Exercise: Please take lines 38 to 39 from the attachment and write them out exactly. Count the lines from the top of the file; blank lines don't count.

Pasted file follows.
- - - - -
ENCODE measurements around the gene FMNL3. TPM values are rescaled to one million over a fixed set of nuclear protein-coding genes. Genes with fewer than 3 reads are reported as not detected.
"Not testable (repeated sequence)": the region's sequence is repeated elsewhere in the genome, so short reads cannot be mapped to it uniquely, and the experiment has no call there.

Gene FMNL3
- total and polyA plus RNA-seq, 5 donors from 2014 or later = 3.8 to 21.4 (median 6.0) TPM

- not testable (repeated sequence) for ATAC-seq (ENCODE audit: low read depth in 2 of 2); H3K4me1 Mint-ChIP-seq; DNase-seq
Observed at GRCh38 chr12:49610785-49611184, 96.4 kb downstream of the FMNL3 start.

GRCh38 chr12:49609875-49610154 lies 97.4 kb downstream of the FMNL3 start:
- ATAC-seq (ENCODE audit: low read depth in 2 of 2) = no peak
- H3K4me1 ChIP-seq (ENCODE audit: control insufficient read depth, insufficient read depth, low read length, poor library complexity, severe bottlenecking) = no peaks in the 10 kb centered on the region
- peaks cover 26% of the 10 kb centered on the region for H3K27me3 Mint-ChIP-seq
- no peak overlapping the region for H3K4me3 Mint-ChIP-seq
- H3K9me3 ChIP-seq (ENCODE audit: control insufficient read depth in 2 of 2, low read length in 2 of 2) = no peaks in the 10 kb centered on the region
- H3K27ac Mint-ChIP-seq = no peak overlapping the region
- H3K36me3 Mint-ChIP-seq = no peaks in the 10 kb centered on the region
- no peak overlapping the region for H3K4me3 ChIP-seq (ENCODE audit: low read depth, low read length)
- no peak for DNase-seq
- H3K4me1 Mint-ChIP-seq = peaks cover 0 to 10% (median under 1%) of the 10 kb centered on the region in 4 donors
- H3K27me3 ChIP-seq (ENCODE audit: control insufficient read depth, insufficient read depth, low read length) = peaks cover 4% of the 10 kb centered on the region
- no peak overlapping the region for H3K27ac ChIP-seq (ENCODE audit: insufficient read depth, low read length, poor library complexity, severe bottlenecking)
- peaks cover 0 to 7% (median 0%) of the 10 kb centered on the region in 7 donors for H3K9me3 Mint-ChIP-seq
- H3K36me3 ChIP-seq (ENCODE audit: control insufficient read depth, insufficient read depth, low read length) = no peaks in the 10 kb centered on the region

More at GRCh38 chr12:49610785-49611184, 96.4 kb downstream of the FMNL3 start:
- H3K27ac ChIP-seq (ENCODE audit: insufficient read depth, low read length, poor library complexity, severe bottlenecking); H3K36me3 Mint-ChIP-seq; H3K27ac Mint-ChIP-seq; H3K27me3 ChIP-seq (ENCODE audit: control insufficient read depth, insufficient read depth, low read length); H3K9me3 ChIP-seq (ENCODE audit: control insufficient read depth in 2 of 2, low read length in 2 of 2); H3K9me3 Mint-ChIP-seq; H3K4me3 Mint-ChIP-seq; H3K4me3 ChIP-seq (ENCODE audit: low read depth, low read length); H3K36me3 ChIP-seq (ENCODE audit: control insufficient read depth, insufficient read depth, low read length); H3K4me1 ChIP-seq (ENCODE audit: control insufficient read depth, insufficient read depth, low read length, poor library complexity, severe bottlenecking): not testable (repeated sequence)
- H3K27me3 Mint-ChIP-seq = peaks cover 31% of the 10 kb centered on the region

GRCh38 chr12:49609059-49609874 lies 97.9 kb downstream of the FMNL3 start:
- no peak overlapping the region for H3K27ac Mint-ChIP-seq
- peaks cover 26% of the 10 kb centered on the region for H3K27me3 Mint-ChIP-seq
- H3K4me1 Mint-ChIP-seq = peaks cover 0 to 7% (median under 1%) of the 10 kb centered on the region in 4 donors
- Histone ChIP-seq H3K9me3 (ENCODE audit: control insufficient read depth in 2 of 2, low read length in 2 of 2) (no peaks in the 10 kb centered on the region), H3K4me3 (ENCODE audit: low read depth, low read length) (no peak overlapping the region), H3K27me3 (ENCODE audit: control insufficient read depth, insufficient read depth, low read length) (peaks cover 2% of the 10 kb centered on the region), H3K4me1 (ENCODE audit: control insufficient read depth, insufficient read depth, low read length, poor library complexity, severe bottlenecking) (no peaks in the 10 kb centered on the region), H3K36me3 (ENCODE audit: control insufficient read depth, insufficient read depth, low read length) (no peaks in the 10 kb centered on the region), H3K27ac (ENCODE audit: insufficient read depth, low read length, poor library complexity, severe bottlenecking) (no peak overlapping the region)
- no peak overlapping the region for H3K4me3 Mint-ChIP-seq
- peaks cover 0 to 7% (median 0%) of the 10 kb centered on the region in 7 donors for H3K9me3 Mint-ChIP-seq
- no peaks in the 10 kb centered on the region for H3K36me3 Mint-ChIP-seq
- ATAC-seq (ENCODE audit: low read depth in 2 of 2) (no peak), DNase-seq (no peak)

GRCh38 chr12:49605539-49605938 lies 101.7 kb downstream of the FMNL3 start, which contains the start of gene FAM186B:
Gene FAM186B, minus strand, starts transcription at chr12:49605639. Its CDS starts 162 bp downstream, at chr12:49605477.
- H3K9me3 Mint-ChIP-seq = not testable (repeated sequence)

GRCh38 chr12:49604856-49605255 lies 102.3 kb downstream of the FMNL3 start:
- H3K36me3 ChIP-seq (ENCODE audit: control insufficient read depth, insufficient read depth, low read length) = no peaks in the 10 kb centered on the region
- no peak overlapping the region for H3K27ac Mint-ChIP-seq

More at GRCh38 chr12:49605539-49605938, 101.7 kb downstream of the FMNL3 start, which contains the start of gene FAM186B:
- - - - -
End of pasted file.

- H3K36me3 ChIP-seq (ENCODE audit: control insufficient read depth, insufficient read depth, low read length) = no peaks in the 10 kb centered on the region
- no peak overlapping the region for H3K27ac Mint-ChIP-seq